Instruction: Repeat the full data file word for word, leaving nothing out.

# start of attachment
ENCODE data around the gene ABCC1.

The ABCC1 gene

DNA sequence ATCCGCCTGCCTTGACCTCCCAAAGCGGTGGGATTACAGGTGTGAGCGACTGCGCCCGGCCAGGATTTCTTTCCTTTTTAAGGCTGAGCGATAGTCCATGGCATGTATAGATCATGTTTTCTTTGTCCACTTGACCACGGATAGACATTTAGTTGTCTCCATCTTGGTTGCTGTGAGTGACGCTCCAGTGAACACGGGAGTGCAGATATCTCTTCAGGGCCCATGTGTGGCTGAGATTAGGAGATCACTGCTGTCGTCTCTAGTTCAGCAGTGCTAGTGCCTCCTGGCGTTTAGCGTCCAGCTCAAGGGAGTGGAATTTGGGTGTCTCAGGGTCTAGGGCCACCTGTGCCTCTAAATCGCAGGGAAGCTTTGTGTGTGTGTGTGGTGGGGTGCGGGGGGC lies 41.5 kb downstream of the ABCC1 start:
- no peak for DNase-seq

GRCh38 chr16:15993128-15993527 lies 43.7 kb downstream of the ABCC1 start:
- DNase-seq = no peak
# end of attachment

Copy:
ENCODE data around the gene ABCC1.

The ABCC1 gene

DNA sequence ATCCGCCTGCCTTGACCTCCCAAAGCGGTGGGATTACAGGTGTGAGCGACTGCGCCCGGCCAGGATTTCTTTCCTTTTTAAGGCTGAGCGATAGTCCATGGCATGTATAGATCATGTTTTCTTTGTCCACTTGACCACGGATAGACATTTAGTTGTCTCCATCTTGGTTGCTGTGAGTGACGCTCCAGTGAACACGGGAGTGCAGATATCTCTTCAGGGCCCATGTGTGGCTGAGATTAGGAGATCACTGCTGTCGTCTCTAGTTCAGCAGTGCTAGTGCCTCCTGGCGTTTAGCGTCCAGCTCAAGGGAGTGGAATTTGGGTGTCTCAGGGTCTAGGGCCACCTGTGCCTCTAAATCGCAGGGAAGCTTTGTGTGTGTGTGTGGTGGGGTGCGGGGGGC lies 41.5 kb downstream of the ABCC1 start:
- no peak for DNase-seq

GRCh38 chr16:15993128-15993527 lies 43.7 kb downstream of the ABCC1 start:
- DNase-seq = no peak